The CAT emphasised a number of points in connection with this question, including a notable recognition that (a) the uncertainty over patent strength means that a possible outcome of the litigation was that the generic challengers would be held to infringe a valid patent, and (b) an outcome of litigation which upheld the patent should not be viewed as a less competitive outcome than the situation where the patent was overturned.
A second related question was also identified, which seeks to establish whether a settlement comprising a value transfer which also provides some benefits to consumers (in the form of limited supplies of authorised generic products) should also be viewed as restrictive by object. Again, the preliminary view of the Tribunal was that such limited competitive benefits are not sufficient to draw into question the overall categorisation of the agreement as a by object infringement. If that is correct, it is necessarily a conclusion which will have to be considered in detail for any specific patent settlement agreement, and suggests that a blanket ‘by object’ approach will not be warranted.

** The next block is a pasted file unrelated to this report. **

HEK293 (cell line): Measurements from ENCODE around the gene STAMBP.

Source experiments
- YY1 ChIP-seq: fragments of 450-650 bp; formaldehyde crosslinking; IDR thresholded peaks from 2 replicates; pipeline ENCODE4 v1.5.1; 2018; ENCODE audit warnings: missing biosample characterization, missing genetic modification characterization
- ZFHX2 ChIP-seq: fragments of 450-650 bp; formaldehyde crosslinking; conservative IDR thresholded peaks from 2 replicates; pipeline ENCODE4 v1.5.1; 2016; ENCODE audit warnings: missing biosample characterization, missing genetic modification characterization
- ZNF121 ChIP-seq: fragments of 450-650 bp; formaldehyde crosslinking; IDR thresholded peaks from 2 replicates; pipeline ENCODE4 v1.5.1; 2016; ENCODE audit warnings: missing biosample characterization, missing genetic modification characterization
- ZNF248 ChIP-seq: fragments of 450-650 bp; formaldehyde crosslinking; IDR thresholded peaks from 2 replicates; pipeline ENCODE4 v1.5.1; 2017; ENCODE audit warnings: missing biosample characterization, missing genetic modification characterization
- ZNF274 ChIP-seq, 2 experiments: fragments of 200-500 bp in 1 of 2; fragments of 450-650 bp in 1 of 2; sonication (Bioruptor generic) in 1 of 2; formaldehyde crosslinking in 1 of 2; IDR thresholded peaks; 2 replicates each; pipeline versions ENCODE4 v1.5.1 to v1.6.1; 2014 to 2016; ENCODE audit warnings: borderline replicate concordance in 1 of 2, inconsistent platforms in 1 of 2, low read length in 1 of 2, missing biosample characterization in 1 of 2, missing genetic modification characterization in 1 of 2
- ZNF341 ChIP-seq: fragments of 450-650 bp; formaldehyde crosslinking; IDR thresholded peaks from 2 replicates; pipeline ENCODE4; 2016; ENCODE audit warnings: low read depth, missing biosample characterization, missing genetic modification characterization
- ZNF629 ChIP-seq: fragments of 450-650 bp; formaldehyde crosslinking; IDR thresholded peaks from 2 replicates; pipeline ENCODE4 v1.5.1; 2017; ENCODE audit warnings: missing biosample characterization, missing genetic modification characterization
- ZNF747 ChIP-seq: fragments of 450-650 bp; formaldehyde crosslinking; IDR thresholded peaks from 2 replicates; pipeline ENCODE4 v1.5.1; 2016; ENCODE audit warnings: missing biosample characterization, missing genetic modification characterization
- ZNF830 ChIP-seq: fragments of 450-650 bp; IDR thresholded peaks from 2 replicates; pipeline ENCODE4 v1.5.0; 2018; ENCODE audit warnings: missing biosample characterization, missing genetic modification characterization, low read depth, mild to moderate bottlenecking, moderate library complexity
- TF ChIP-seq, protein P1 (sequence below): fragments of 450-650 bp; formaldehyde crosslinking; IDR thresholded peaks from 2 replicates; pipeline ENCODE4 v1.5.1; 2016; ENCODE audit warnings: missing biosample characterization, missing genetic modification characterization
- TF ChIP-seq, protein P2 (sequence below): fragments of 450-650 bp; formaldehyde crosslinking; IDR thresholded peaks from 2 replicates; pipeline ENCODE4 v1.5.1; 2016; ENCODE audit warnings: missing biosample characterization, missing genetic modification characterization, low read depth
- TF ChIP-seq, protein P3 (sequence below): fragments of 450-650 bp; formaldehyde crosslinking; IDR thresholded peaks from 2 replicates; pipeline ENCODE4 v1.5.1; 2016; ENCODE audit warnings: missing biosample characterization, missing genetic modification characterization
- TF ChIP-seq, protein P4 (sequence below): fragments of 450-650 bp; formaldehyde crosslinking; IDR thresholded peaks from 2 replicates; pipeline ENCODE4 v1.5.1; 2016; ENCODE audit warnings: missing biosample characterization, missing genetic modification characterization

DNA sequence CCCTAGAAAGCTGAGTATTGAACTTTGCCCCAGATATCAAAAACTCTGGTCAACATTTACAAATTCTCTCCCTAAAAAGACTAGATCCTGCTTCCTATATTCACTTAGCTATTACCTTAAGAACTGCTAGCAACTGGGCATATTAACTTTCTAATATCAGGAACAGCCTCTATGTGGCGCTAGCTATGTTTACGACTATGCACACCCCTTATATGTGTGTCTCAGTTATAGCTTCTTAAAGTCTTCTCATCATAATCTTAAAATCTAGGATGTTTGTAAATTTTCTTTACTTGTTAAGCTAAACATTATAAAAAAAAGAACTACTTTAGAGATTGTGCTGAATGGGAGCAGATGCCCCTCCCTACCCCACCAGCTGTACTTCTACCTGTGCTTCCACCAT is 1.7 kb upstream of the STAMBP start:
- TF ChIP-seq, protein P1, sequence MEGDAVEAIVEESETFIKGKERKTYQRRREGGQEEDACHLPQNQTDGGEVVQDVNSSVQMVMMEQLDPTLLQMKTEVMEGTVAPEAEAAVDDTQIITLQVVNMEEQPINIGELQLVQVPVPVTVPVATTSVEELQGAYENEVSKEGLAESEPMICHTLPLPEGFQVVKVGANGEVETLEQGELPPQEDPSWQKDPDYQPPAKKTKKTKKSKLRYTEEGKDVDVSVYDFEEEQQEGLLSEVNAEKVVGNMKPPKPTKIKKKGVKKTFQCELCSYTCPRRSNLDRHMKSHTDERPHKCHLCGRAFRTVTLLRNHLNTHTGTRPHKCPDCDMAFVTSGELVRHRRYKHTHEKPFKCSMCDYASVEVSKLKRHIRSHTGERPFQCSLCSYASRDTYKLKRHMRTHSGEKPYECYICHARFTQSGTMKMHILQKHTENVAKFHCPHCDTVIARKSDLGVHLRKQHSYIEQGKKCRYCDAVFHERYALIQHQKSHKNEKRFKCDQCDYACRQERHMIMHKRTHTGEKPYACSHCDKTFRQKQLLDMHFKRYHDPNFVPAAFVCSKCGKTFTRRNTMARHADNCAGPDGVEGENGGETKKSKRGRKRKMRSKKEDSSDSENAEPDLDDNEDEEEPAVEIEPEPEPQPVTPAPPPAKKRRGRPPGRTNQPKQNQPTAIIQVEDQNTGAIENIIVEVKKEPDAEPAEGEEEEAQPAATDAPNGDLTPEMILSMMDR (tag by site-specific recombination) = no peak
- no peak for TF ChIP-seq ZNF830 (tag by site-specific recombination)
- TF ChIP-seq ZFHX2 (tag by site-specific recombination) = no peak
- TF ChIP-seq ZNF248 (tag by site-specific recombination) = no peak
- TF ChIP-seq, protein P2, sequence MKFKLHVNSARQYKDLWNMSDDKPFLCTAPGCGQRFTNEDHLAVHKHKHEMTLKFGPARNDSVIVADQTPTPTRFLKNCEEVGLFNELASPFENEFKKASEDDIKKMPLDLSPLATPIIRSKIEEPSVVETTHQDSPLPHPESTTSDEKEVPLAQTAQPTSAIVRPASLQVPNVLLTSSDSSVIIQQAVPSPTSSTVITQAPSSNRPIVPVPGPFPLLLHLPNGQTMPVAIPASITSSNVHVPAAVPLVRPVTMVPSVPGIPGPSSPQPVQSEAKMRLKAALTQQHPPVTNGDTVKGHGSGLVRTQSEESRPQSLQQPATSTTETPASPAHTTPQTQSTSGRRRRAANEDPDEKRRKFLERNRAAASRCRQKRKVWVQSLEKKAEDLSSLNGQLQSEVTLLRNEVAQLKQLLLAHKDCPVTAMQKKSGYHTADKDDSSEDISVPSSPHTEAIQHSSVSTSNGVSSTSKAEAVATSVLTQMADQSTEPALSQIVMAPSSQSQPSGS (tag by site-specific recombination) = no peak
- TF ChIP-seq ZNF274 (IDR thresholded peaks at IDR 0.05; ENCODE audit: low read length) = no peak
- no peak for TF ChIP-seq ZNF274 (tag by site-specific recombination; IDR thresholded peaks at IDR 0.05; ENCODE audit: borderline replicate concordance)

3. Restrictions by effect: in order to show a restriction by effect is it necessary to establish that the counterfactual would have been more competitive? The Appellants argued that the CMA’s Decision did not sufficiently consider the potentially pro-competitive effects of GSK’s agreements with generic manufacturers, for example the savings to the NHS compared to the situation where no authorised generics were on the market.